Thursday, September 22, 2011

Quick Book Reviews: September 2011

Map of Time

by Felix Palma

This is a delightful book of three intertwined stories about the effects of time travel in Victorian London. An alternate history (of sorts) about the ways in which time travel, or more specifically the idea of time travel, can impact the lives of people longing for something more. It is at its heart really a sweet romance, but the novel is also bitingly funny and sometimes too cheeky by half. H.G. Wells plays a prominent role, as does Jack the Ripper, though the novel is not particularly similar in its plot to the film "Time After Time" despite these cursory similarities. The first 1/3 of the novel plays out more like a traditional Victorian drama with a few witty differences and a unique twist, while the second section is a charming story of star-crossed lovers communing across the centuries. It is really only in the final third where things get far more fantastical. Interestingly, the blurb on the jacket flap might lead readers to think that they were picking up one long story where H.G. Wells was some sort of time traveling detective which this book certainly is not. In fact it plays with genre expectations quite nicely. Some reviews I have read have complained that the use of an omnicient narrator speaking directly to the reader from time to time was distracting, but I found it quite the contrary. This book is simply a delight. It has mystery and romance and science fiction and adventure all rolled into one, and not at all in the way you imagine it would. I actually hate to tell you more about it because I think the surprise of it was more enjoyable for knowing so little of its plot. Likely one of most enjoyable books I've read lately. Plus the cover! B+

The Girl Who Circumnavigated Fairyland in a Ship of Her Own Making

by Catherynne Valenete

I have enjoyed Catherynne Valente's books for years, particularly both of the Orphan's Tales novels. "The Girl Who Circumnavigated Fairyland" is her first work for younger readers, though finding the right audience for the book will be a challenge for me. It is a work of Gilded Age/ Victorian style fantasy set during World War II by a 21st century author who was nominated for a Hugo award in 2009 for a book about people who travel to a fantastical kingdom when they have sex with people who have magical tattoos. Don't get me wrong, I absolutely adore Valente's writing style, it is lyrical and evocative and absolutely beautiful and the writing in this book is quite lovely and at times charmingly odd, but you have to find a young reader who appreciates that sort of thing. The story follows young September as she is whisked away from her home by the Green Wind and goes on a fabulous journey through Fairyland, discovering herself as an individual while at the same time meeting many enchanting people along the way. Having recently listened to Neverwhere (I hadn't read it in over 10 years) I was immediately struck by the similarities with this book, not in its setting or plot particularly but its... Gaiman-ishness. Maybe that Gaiman blurb on the cover had something to do with that. But, and this is quite significant, unlike Gaiman who writes equally well for all age groups, Valente has written a very good book ABOUT a child who goes on an adventure, but not, I don't think, FOR children or even most teens. The books to which it bares its closest similarity are "The Wizard of Oz" and "Alice in Wonderland" which, if you go back and read again, aren't all that engaging for modern children as much of the great fantasy published in the last decade. If you disagree with me go back and read the Oz books again with a modern 7th grader in mind. I think the biggest problem I had with the book was not the descriptive writing (as I said it was elegant and very unique) or the plot (somewhat standard fantasy fare with a bit of a twist) but rather the characters. The descriptions of the characters and creatures were certainly detailed. I liked the "herd" of bicycles roaming wild and A-L the Wverary was very charming as well. But I lacked a sense of emotional attachment to the characters. The character I was supposed to care the most about, September herself, seemed a bit flat. With a children's book, specifically a modern children's fantasy, characters are everything. Children need characters, as fantastic as they seem, to care about in a narrative, in particular a protagonist that is more realized than September is here. In this regard I think the sometimes grandeloquent language was a detriment. September simply didn't talk or act like any 12 year old I know, even the most precocious ones. In her heart Cat Valente is a poet, I think, and there are lines in this book that read like the best poetry. But, and maybe this is because I read so many children's books and have a far more critical eye, a book needs more than lovely ideas. B-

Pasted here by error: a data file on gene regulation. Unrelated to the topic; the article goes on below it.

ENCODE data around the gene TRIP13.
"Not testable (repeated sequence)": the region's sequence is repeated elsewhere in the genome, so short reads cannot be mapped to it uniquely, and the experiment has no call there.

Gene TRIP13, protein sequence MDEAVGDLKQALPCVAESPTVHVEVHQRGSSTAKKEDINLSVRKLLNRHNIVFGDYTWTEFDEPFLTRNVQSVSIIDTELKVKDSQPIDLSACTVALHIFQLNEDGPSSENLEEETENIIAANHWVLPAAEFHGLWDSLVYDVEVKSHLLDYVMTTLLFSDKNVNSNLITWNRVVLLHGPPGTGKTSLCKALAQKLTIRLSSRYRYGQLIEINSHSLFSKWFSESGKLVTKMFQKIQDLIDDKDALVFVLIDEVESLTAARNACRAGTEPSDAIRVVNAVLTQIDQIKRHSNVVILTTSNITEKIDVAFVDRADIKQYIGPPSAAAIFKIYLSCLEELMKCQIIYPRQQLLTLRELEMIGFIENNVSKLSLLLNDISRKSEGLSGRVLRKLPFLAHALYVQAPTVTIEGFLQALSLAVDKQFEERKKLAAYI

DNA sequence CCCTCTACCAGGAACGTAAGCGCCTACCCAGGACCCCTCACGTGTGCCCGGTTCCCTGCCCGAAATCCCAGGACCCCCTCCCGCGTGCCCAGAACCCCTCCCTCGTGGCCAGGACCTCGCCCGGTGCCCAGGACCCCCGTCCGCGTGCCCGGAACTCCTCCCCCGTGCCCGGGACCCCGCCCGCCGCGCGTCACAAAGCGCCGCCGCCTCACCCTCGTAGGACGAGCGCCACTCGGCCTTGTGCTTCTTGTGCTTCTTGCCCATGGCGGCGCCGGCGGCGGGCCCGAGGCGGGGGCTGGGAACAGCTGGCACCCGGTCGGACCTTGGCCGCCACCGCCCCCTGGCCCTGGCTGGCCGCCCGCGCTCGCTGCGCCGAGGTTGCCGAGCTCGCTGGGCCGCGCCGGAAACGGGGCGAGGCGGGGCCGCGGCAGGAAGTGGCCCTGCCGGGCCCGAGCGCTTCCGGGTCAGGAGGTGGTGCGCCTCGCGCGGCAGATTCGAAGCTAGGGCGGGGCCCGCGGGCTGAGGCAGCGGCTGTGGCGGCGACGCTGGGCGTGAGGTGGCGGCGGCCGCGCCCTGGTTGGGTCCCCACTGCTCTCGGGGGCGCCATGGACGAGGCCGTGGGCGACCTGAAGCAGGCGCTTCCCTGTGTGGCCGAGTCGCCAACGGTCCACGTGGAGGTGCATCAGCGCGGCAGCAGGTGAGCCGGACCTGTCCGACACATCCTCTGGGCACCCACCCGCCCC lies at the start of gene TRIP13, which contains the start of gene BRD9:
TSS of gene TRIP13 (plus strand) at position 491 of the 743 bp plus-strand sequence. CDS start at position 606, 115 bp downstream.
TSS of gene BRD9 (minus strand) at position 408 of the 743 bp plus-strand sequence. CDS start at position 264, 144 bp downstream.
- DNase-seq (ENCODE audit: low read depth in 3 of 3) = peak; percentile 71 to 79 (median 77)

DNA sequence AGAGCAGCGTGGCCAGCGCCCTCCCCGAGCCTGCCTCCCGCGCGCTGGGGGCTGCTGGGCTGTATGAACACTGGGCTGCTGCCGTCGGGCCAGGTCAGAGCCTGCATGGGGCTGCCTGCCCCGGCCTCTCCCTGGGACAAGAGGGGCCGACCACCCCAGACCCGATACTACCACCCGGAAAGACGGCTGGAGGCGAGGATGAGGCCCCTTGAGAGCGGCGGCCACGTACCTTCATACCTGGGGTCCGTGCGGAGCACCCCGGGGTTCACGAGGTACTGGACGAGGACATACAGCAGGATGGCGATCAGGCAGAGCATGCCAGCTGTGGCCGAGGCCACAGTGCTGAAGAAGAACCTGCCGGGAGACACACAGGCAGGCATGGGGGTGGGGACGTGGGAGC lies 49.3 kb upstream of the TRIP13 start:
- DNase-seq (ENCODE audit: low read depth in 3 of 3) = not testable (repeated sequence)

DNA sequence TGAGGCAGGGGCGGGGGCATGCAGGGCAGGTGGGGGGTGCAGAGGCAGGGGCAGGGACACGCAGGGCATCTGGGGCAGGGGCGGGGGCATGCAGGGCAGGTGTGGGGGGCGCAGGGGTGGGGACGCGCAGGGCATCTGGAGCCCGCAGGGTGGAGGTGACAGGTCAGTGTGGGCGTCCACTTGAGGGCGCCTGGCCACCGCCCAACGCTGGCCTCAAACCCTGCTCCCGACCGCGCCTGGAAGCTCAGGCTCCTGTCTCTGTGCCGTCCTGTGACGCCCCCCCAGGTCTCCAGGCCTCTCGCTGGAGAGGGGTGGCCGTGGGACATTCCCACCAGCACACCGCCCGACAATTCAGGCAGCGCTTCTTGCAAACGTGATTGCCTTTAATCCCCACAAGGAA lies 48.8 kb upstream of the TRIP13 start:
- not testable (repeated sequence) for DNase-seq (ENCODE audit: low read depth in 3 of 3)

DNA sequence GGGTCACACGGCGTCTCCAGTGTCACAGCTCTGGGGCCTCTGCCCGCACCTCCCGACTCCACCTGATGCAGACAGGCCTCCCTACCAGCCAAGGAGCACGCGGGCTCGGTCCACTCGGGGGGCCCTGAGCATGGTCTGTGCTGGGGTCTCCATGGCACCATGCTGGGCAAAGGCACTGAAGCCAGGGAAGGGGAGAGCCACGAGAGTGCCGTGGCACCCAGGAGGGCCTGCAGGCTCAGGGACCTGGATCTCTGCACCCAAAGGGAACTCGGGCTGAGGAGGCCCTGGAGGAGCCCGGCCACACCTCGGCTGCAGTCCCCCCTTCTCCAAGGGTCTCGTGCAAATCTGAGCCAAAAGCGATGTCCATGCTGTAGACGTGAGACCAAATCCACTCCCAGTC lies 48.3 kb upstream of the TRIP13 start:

No comments: